Graham Reid | | 4 min read
Many people who saw Judy Garland in the final weeks of her life in mid '69 described her in similar terms: That she looked like a sick bird, broken and unable to fly.
She was battling a lifetime of debts, betrayals, pills, booze, chronic unhappiness, self-doubt . . .
In one of her last interviews she said, “I've worked very hard, you know, and I've planted some of – I've been lucky enough -- I guess, to plant a star – and then people wanted to either get in the act or else they wanted to rob me emotionally or financially, whatever.
“And then they walk away . . . and it's always lonely.”
That loneliness had been her companion since she first stepped on stage as a child took a terrible toll.
In Anne Edwards' compelling biography in the mid Seventies she quotes Danish radio personality Hans Vangkilde in Copenhagen who saw Garland in the final weeks. He described her as “like a slender bough, snapped in two and ready to break” and “she had the look of the death camps, but her eyes – such beautiful eyes, warm and brown and childish, the whites clear and dazzling – almost feverish”.
And Vangkilde knew what he was talking about when he said “the look of the death camps” . . . because as a journalist he had covered the concentration camps.
Photographs taken at her final concert in Copenhagen show a woman so painfully thin that they confirm his assessment.
If her lows were the lowest any human can sink to – at the end she seemed to revert to a childlike state and was sometimes hallucinating – then her highs were perhaps greater than most of us could imagine.
More than a few times she pulled herself out of whatever stupor or suicidal mood she was in and climbed back on the stage once more . . . to be in the only place she felt truly loved.
One of those times was April 23, 1961 when she played at Carnegie Hall to a capacity crowd which featured the glitterati of New York and not a few Hollywood stars.
Life magazine wrote of the concert that Garland was “part bluebird, part phoenix, she is a legend in her own time”.
That concert is legendary – Rufus Wainwright paid tribute to Garland by performing the show in its entirety in 2006, but his gay following genuflected to his over-wrought performance - – and the award-winning double album from it captured Garland as knees-up entertainer, a soul-blues belter, fragile chanteuse and a damaged woman who could reach inside herself and find new and adult resonances in Somewhere Over the Rainbow which she first sang as 16-year old in The Wizard of Oz.
Garland was in rather better health than she had been for some time (although extremely nervous and exhausted afterwards) and was on the back of successes in Europe and in 12 cities across the States in the preceding months.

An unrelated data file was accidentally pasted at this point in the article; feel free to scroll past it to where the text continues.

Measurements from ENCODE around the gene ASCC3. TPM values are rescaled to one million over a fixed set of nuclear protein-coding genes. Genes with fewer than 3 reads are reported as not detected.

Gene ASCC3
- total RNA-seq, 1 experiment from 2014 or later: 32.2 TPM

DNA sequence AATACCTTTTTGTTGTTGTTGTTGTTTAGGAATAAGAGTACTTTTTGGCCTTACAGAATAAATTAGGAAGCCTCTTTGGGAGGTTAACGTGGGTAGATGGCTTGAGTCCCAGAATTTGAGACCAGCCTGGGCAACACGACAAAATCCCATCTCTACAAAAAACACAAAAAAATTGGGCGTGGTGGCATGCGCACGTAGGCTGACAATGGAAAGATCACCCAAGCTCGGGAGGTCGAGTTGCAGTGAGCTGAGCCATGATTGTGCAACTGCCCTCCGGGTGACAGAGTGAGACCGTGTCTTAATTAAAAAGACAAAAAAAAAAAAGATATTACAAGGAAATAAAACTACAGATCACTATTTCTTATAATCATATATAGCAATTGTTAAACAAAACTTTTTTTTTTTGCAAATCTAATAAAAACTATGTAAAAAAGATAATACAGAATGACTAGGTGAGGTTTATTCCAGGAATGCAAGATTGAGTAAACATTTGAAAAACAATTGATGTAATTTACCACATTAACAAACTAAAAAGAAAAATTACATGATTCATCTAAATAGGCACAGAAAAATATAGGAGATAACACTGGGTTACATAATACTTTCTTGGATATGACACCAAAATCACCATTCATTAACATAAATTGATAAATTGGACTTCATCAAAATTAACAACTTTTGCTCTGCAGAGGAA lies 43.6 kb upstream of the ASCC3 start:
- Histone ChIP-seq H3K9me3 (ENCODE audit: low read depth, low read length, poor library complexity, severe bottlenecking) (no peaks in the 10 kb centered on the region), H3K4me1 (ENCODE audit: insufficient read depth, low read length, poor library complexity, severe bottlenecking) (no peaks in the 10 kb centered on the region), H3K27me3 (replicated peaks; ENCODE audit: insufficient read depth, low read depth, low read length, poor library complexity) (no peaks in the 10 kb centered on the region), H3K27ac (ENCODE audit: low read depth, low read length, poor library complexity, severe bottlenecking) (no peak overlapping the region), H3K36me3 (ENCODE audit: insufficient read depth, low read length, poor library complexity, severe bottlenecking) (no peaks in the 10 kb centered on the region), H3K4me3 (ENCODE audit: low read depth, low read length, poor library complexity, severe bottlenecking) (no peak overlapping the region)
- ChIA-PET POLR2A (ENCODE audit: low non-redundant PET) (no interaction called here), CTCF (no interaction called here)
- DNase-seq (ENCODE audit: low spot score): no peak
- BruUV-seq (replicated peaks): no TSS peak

She dropped her sometimes cornball acting routines (in blackface and as Chaplin's little tramp) and simply unleashed that astonishingly powerful and flexible voice on standards by the Gershwins, Rodgers and Hart, Lerner and Loewe, Noel Coward, Irving Berlin, Johnny Mercer, Harold Arlen . . .
With a swinging big band under Mort Lindsey, Garland had the catalogue of songs, the delivery and the love of over 3000 people as she essayed a show in two parts where she joked and sang popular warhorses like Swanee, Chicago and Zing Went the Strings of My Heart but also dug deep into Alone Together, If Love Were All, Do It Again, I Can't Give You Anything But Love and Alone Together where the veneer of confidence doesn't slip so much as be so thin to allow in the depth of the lyrics she sings.
Afterwards – called back for encores by a crowd that didn't want to leave and knew it had witnessed one of the greatest of concerts – Garland was on a roll.
She went to Hollywood and appeared in Stanley Kramer's harrowing film Judgement at Nuremberg (for which she was nominated for an Oscar as best supporting actress), but then very quickly – and we need to add, once again because this was her pattern – her world started to unravel and she took to a rootless life of hotel rooms, pills, suicide attempts, bad business deals and sometimes worse relationships . . .
Dirk Bogarde who appeared opposite her in the film I Could Go on Singing once observed, “Judy is a schizo, Judy is a mess, Judy is a genius”.
A weekly television show was started and dropped, her weight ballooned and then just as rapidly dropped, because she needed money her various husbands and minders committed her to grueling performance schedules when she was clearly ill . . .
She died, aged 47, eight years after the Carnegie Hall triumph in the bathroom of a modest rented house in London.
Her daughter Liza Minnelli said Judy “was just tired, like a flower that blooms and gives joy to the world, then wilts away”.
Why did she keep doing it? Because she knew no other way, perhaps?
Also, as she once said, “During the bad days I'm sure I would have perished without those wonderful audiences”.
When Judy Garland was at the top of her game she could transport those audiences beyond the rainbow.
On the bad days . . . it was all down and down and down . . .